When we relate to each other, we transmit information. But, the quality of our relationship can give a different meaning to that same information.

Communication in speech bubbles.

The content aspect corresponds to what we communicate verbally. The relational aspect, on the other hand, refers to how we communicate this message. It has to do with tone of voice, facial expression, context, etc. The second aspect determines and influences the first. That is because our tone or expression changes how the listener receives the message.

Punctuation shapes the meaning according to the person

Paul Watzlawick explained the third tenant like this: “The nature of a relationship is dependent on the punctuation of the partners’ communication procedures.” With that, he means that each one of us creates our own version of what we observe and experience. That version then colors our relationships.

This principle is fundamental when we relate to other people. We should always keep in it mind every time we interact with someone. We filter all the information that we receive based on our experiences, personal characteristics, and lessons. That means that one concept (love, friendship, trust, etc.) can have different meanings for different people.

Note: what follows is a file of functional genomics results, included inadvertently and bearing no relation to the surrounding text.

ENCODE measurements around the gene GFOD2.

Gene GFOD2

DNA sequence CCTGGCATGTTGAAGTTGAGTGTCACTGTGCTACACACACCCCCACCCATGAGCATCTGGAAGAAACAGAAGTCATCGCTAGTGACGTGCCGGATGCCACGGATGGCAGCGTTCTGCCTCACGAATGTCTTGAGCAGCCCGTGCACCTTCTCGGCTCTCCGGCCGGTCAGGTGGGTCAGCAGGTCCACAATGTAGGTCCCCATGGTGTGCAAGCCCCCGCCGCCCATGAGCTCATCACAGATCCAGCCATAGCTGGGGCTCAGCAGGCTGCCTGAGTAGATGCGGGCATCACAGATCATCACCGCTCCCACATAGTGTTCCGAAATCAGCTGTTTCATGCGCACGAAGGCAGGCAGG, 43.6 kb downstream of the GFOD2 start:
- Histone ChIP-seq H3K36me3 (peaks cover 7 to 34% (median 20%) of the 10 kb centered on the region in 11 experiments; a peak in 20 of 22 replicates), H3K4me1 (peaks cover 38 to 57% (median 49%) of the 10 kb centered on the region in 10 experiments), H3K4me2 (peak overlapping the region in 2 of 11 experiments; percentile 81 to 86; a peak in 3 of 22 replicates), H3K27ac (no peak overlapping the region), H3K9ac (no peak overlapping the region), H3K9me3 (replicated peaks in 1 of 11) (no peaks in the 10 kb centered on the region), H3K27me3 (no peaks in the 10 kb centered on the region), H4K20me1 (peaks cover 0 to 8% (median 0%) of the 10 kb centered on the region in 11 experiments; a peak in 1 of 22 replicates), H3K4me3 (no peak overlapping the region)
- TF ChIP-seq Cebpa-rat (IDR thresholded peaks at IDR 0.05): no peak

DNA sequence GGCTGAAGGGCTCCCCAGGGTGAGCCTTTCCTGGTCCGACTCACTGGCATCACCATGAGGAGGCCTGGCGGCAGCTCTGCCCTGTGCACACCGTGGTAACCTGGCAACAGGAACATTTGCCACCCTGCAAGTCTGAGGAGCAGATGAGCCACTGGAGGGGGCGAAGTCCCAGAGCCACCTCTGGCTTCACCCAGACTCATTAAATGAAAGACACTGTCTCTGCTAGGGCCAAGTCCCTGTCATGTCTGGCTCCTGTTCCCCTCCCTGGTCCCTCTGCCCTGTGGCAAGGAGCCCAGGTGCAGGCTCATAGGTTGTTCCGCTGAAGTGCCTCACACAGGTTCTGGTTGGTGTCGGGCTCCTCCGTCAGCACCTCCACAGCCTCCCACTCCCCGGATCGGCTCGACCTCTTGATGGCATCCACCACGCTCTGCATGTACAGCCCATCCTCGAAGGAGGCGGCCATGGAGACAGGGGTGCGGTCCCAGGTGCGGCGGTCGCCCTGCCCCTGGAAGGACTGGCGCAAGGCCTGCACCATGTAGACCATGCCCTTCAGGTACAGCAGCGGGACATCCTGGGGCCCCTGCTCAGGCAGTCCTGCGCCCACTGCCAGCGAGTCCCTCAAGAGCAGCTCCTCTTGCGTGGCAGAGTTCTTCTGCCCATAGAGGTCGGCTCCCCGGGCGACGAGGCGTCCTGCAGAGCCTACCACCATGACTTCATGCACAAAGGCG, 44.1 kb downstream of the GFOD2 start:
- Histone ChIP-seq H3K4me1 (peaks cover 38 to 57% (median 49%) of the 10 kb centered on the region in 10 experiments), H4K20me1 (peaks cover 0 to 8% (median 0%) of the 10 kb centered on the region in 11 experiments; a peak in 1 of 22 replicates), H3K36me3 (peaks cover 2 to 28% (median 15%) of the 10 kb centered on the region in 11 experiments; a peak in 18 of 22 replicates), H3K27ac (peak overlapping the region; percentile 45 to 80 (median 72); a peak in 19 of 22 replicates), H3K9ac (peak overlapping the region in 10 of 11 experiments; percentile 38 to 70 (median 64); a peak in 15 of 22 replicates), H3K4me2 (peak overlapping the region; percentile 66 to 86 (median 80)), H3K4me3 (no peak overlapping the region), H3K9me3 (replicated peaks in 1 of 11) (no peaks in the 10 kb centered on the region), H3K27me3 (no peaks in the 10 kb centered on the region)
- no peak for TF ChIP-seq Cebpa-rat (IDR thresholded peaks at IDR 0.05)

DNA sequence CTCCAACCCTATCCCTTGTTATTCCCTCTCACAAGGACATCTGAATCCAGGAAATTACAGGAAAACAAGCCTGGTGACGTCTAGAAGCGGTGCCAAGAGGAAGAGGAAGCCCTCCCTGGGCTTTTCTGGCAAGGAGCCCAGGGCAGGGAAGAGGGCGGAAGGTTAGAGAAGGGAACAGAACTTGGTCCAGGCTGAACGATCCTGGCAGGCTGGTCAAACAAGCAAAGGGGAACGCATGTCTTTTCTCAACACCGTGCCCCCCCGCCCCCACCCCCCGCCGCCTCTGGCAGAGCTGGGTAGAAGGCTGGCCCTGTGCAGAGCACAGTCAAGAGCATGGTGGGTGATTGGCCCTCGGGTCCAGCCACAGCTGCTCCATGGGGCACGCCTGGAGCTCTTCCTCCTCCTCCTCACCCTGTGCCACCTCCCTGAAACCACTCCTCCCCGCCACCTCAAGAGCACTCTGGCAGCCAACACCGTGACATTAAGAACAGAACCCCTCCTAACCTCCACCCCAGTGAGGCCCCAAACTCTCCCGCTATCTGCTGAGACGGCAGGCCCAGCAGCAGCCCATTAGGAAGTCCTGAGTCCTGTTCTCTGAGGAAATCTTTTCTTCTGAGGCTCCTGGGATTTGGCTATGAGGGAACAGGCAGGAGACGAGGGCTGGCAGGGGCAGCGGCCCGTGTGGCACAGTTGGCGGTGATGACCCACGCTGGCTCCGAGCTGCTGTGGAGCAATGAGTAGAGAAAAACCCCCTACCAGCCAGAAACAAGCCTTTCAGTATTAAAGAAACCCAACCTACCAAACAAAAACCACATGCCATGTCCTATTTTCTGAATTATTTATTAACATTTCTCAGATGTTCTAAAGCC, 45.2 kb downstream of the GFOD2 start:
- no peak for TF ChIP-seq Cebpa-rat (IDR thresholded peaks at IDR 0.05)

In addition, another key aspect of communication is that each speaker believes that the behavior of the other person is the cause of his behavior. However, the truth is that communication is a much more complex process and can’t be reduced to a simple cause and effect relationship. Communication is a cyclical process in which each party contributes in a unique way to the moderation of the exchange.

People walking on a bridge between mouths.

Digital and analog communication

The theory of human communication proposes that there are two types of communication:

  • Digital. What you say with words, which are the vehicle that contains the communication.
  • Analogic. All non-verbal communication, or how express yourself. The vehicle of the relationship.

Symmetrical and complementary communication

Lastly, this tenant talks about how werelate to others. Sometimes we relate to people under equal conditions, but sometimes we are operating from different planes. When the relationship is symmetrical, we are on the same plane. That is, we are operating in equal conditions and have equal power in the exchange, but we don’t complement each other.

When the relationship is complementary, like parent-child, teacher-student, or buyer-seller relationships, we are in unequal conditions. But, we accept these differences.

Taking all this into account, we can come to the conclusion that in every communication situation, the important thing that we should pay attention to is the relationship itself: how the two people interact and not so much their individual roles.

Bibliographic references

Ceberio, Marcelo R. (2006). La buena comunicación. Las posibilidades de la interacción humana. Barcelona: Paidós.